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How to Use TailwindCSS in Shiny

At Appsilon we believe that a good-looking, well-designed interface is the key to making your Shiny Dashboard a success. TailwindCSS is a utility-first CSS framework created by one of the authors of Refactoring UI. As I really enjoyed the book, I decided to give it a shot and try using TailwindCSS in Shiny. The result of that is the Bee Colony Losses dashboard.

Bee Colony Losses Shiny dashboard built using TailwindCSS

Today you’ll learn how to quickly configure TailwindCSS and how it can help you in building better-looking user interfaces in your Shiny dashboards. 

Is your Shiny UX design missing something? Follow these 7 steps to design Shiny dashboards.

Table of Contents:

TailwindCSS Configuration for Shiny

Tailwind provides a Play CDN script, which allows you to use Tailwind right in your browser – that means no build steps, and no need to install any additional tools such as nodejs. To use it in Shiny, you just need to include the script in your UI definition:


ui <- div(
  tags$script(src = "")

server <- function(input, output, session) {

shinyApp(ui, server)

That’s it! Now we can start using TailwindCSS classes to prototype the UI of our dashboard. Keep in mind that the Play CDN script is not recommended for production usage, but in the case of prototyping, it is a good way to quickly get started.

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Using TailwindCSS in Shiny

TailwindCSS differs from other CSS frameworks that you might know e.g. Bootstrap or Fomantic UI. You do not have specific classes for UI components such as buttons or forms. What TailwindCSS offers is a set of utility classes that you combine to create your own designs. This means that two applications built with TailwindCSS are probably not going to look similar (see their Build Anything section on their website). Ultimately, it allows you to avoid having a typical Bootstrap look and stand out from other apps in terms of design.

Is your R project looking bland? Learn how to leverage CSS to style your Shiny app.

Example use of TailwindCSS in Shiny

Let’s assume that you want to make one of your UI components have rounded corners. Instead of defining your own class specifying the border-radius property, you can just apply the rounded utility class from TailwindCSS. Let’s see it in action with Shiny!


ui <- div(
  tags$script(src = ""),
    "I am a rounded box!", 
    class = "rounded bg-gray-300 w-64 p-2.5 m-2.5"

server <- function(input, output, session) {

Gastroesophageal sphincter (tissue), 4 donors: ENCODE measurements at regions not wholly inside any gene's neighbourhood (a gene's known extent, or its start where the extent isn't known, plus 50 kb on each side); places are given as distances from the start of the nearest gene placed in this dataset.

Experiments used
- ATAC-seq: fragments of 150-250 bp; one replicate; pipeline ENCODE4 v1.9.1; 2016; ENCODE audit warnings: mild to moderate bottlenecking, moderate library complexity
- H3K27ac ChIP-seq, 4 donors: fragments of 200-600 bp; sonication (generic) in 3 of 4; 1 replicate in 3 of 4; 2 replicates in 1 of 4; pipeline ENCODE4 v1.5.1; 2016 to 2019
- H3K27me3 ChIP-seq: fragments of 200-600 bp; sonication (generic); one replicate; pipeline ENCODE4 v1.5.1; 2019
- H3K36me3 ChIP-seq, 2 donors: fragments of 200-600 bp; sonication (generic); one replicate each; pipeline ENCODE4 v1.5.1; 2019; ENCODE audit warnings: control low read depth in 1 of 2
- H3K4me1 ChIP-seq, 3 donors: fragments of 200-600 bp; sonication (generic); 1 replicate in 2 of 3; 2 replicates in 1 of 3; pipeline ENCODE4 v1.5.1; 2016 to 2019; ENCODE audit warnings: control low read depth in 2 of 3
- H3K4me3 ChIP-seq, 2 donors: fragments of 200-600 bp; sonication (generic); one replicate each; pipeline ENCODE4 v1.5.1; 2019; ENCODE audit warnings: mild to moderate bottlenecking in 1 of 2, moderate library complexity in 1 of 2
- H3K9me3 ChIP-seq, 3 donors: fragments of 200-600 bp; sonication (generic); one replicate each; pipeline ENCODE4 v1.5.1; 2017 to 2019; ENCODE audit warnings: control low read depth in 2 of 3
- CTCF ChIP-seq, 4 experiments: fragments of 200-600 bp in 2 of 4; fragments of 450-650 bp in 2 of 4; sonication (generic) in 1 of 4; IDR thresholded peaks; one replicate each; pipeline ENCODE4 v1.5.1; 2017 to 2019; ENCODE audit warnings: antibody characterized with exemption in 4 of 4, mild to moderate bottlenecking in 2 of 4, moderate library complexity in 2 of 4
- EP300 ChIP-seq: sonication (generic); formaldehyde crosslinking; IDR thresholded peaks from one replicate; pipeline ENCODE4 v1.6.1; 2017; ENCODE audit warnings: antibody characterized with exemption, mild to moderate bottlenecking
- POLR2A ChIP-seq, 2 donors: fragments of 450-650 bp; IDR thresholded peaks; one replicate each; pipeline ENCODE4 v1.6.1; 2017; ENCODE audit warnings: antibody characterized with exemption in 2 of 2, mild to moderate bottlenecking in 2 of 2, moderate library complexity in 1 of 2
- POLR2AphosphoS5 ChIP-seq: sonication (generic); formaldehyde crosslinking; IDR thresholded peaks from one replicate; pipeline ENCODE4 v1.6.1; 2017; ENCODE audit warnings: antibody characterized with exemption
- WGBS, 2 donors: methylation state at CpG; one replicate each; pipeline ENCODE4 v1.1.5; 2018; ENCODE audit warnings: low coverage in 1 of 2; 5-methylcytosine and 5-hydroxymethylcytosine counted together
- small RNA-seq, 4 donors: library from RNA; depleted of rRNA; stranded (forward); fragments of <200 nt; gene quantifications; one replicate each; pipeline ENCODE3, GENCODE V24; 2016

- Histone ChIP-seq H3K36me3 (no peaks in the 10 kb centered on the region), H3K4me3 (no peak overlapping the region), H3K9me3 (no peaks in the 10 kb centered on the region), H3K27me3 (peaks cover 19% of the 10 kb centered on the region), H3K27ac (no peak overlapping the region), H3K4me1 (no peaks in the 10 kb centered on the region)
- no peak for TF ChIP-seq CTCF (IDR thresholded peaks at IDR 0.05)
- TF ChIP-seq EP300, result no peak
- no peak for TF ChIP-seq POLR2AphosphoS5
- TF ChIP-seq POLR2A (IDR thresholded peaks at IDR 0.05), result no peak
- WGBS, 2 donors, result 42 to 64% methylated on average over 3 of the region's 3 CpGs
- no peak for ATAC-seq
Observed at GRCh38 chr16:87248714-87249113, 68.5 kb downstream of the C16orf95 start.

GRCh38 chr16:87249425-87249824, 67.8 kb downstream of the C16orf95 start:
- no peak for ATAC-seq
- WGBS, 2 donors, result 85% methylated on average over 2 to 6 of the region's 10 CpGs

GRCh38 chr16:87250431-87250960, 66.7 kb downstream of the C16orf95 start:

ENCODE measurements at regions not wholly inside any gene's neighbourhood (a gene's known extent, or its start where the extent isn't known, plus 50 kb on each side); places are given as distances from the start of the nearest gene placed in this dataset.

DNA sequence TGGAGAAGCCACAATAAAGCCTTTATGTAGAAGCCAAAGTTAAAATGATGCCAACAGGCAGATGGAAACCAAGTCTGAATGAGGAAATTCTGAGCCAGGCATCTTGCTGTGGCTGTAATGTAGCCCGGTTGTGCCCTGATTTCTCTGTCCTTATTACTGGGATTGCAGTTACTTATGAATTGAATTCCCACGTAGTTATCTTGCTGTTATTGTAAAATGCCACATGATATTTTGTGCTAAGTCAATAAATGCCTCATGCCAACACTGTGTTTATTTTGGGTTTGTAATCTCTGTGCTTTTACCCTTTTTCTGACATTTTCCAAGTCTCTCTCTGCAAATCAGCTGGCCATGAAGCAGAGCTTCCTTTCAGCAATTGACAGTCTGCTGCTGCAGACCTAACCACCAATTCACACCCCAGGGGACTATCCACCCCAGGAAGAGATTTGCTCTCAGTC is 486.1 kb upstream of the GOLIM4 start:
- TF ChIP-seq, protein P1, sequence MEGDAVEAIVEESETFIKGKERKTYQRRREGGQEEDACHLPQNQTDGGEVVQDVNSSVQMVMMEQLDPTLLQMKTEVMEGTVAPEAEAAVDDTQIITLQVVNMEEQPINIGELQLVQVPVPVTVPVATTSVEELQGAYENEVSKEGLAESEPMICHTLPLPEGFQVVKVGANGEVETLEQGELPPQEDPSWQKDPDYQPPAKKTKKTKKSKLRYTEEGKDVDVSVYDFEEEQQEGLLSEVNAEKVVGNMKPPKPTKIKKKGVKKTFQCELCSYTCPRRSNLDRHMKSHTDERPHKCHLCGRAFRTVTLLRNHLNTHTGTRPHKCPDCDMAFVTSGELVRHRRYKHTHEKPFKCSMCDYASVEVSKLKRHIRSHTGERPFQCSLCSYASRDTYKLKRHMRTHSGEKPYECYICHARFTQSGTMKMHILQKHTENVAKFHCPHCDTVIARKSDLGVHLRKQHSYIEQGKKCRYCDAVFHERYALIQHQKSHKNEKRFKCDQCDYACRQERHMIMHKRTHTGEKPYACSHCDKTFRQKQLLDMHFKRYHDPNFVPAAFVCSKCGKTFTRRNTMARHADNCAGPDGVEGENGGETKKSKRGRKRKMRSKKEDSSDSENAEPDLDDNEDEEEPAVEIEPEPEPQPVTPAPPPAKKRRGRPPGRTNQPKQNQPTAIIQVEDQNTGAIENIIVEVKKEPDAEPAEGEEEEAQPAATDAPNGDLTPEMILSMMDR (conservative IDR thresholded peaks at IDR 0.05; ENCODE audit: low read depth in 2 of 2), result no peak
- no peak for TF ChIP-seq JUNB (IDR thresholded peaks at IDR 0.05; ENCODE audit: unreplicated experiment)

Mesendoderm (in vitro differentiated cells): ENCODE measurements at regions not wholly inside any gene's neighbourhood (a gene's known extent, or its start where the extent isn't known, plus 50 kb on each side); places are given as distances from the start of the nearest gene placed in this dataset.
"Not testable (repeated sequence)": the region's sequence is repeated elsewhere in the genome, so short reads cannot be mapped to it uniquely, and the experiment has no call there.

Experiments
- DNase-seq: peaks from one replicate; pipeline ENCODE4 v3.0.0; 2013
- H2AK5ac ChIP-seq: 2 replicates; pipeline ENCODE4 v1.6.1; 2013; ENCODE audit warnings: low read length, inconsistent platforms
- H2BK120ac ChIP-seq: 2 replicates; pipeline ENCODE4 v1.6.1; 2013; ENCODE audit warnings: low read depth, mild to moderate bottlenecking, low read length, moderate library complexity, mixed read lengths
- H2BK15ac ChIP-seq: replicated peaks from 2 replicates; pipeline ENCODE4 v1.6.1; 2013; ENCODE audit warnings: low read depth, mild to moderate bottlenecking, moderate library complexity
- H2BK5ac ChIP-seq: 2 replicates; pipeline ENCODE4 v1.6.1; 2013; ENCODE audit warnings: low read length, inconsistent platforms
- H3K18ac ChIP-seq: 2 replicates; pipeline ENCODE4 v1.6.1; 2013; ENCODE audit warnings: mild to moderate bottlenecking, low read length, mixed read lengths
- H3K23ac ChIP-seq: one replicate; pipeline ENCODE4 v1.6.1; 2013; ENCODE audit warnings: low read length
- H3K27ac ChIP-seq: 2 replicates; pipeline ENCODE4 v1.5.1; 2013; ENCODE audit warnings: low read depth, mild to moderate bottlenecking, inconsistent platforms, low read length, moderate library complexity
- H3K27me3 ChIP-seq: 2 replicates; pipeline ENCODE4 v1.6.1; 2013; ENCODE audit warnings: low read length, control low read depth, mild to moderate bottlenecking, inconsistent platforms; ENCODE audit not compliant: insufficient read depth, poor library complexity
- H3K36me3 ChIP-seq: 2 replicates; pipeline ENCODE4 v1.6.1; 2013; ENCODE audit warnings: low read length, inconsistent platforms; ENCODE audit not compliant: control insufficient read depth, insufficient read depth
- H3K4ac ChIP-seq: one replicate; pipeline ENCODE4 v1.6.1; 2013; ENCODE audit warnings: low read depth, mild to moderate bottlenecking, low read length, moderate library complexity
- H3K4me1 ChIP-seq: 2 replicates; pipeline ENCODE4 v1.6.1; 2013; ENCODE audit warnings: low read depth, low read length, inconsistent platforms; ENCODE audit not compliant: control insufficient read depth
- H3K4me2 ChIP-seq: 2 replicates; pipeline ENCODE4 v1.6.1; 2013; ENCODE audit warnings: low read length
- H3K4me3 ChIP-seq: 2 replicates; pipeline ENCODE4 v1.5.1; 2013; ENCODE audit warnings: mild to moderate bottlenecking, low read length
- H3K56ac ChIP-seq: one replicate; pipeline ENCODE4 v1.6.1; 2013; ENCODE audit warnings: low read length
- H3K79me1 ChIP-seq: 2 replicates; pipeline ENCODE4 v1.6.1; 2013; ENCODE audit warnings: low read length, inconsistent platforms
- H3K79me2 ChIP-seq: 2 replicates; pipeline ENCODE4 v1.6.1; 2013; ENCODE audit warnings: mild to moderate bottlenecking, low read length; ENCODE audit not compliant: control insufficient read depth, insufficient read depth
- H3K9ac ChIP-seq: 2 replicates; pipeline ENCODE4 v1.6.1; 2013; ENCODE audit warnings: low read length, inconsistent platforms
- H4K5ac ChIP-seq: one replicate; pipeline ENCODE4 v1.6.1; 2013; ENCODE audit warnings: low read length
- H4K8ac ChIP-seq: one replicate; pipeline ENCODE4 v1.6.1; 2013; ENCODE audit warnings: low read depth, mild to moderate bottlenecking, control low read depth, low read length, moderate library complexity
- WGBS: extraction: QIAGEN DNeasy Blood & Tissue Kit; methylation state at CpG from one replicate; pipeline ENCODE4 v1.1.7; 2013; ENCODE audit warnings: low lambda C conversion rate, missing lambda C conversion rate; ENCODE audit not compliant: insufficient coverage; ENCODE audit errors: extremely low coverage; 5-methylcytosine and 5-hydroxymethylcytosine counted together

shinyApp(ui, server)

As you can see by applying a couple of TailwindCSS classes, we were able to quickly define a component with rounded borders, a background color, a fixed width as well as padding and margins.

Advantages of using TailwindCSS in Shiny

I know this approach to styling UI might seem weird, but it has its advantages. The utility classes provide you with good defaults – for example, the box shadow utility offsets your shadows by default, which makes shadows look more natural (see article).

Moreover, TailwindCSS comes with predefined scales, so if you want to add a larger shadow instead of using the shadow-md class, you can use larger equivalents e.g. shadow-lg, shadow-2xl. This narrows down your choices and prevents you from agonizing whether a shadow looks better with a 1px or 2px offset and as a result allows you to design faster. By using a predefined scale, you make your UI more consistent and follow the Law of Similarity.

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Downside of using TailwindCSS in Shiny

The downside of using TailwindCSS in Shiny is that you might have trouble using base Shiny components such as selectInput and textInput. You might need to reimplement some of the JavaScript-based logic to set up the communication between your custom styled inputs and Shiny. 

TailwindCSS in Shiny – Summary

You only need one line of code to start playing around with TailwindCSS in your Shiny applications. TailwindCSS provides predefined systems, scales, and good defaults that allow you to quickly design a good-looking and consistent UI.

Is your Shiny dashboard ugly? Watch Appsilon’s crash course in Shiny UI.

By using TailwindCSS you can build a Shiny app that does not look like your typical Shiny app. At the same time, you need to be careful as some of the things that work in base Shiny might not work when combined with TailwindCSS. This means it might require you to reimplement some of the features that are already available in base Shiny.

Tell us how you’re using TailwindCSS in your Shiny apps in the comments below, or share your project with us on Twitter.

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